Issues in the room also can create undesirable sounds such as bloated bass, sharpness in the high frequencies, lack of mid range depth, and essentially all the things we want to avoid.
Naturally as audiophiles we generally look to our system to point the blame. The speakers are too bright, the amplifier is not musical enough etc… and while that can of course be the case, sometimes, we can solve the problem with a simple amount of room correction without changing any aspect of your system.
Consider if we took a £1,000,000 HiFi system which in the correct room sounds absolutely mind blowing, but shove it all into a closet, and listen again, it sounds awful. Naturally we would blame the closet for being too small, but the same idea works in every room.
How do I fix the room?
As mentioned above we all have to live in our homes, and there will be unavoidable things such as the need for storage, the need for decoration, windows, carpets, flooring etc… its unavoidable so its not worth getting caught up about. So what we do is try and fix it in the best way we can. That is where room treatment comes in.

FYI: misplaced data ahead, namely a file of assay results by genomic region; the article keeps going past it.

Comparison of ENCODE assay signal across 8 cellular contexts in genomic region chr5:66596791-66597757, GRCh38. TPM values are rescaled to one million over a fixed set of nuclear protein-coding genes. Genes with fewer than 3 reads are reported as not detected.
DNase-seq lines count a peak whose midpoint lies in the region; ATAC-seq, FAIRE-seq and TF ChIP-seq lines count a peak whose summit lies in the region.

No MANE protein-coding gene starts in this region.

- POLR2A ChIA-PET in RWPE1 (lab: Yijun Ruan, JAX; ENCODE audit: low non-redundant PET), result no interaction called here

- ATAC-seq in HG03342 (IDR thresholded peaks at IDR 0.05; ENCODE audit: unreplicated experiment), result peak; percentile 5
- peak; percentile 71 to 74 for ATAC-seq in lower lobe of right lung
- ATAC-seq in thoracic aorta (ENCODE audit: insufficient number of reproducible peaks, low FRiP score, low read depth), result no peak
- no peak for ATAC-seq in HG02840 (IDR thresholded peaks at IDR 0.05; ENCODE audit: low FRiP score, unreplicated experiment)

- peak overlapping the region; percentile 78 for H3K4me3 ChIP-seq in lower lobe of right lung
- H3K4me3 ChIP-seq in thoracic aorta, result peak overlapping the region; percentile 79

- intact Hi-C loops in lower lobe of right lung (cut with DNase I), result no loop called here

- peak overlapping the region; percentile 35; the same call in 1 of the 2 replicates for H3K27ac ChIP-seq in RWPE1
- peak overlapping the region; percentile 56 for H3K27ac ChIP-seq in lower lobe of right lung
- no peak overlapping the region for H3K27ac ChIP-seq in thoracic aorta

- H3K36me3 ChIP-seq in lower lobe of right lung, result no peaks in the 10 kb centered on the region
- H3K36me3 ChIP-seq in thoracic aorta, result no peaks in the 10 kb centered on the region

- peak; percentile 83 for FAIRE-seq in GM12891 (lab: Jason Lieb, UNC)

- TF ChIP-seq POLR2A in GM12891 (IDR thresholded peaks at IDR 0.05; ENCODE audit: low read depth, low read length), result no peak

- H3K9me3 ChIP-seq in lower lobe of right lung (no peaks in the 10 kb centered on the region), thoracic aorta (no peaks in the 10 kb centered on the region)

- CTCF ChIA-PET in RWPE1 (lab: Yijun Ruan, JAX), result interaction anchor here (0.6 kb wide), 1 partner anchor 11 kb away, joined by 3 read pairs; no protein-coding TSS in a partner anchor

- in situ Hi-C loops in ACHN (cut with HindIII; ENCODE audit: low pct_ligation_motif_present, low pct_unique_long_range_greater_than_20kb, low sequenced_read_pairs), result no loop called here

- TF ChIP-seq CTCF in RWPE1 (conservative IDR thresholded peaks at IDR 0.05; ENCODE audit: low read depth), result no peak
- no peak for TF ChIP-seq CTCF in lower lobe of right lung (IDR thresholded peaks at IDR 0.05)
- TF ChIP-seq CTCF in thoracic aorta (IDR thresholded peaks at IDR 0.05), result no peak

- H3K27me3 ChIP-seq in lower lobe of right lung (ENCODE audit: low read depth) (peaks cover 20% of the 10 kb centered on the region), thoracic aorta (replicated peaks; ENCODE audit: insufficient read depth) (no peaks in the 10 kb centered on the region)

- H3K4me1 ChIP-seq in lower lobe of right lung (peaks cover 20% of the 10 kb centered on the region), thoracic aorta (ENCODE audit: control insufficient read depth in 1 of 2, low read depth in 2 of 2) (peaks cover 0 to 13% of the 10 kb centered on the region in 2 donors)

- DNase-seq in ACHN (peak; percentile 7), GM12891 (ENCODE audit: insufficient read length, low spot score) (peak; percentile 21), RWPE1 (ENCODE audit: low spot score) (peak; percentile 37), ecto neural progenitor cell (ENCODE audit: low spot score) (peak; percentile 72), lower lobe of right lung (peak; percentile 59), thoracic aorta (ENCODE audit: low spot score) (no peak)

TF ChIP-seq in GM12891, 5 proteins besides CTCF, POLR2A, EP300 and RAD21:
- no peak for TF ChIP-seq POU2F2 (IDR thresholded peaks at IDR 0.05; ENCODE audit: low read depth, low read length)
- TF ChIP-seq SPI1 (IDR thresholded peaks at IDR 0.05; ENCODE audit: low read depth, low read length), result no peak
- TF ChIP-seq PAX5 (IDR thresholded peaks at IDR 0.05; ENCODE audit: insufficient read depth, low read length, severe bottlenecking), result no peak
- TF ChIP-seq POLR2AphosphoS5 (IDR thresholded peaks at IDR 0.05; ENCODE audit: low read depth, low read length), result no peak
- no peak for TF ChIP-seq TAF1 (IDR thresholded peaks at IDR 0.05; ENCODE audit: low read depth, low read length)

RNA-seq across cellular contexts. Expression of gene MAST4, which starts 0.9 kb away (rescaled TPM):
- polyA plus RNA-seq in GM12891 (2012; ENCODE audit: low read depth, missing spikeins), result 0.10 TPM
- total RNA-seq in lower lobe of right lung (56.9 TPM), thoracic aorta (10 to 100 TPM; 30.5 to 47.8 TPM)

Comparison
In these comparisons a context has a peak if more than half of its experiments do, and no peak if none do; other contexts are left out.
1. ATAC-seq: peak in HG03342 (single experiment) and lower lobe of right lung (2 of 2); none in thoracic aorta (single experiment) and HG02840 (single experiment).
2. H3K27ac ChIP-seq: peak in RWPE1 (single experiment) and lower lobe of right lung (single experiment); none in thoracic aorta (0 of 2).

By strategically placing diffusers, bass traps & absorption devices into a room can massively alter the sound. It’s not as difficult to as you would imagine to isolate the areas of the room that are causing problems, and of course we can always offer advice and support on isolating the areas that are negatively effecting the sound of your room.
What about room correction?
Room correction is no stranger to customers in the Home Cinema industry. For years now, even entry level systems have come with some form of room correction device. In HiFi we are now beginning to see this technology more and more readily available across many brands. Essentially without getting into too much detail, room correction is quite simple to use. If you purchase an amplifier with room correction capabilities, it will generally be supplied with some form of microphone. This is then placed around the room and several reading are taken, essentially this is doing a frequency sweep of your room.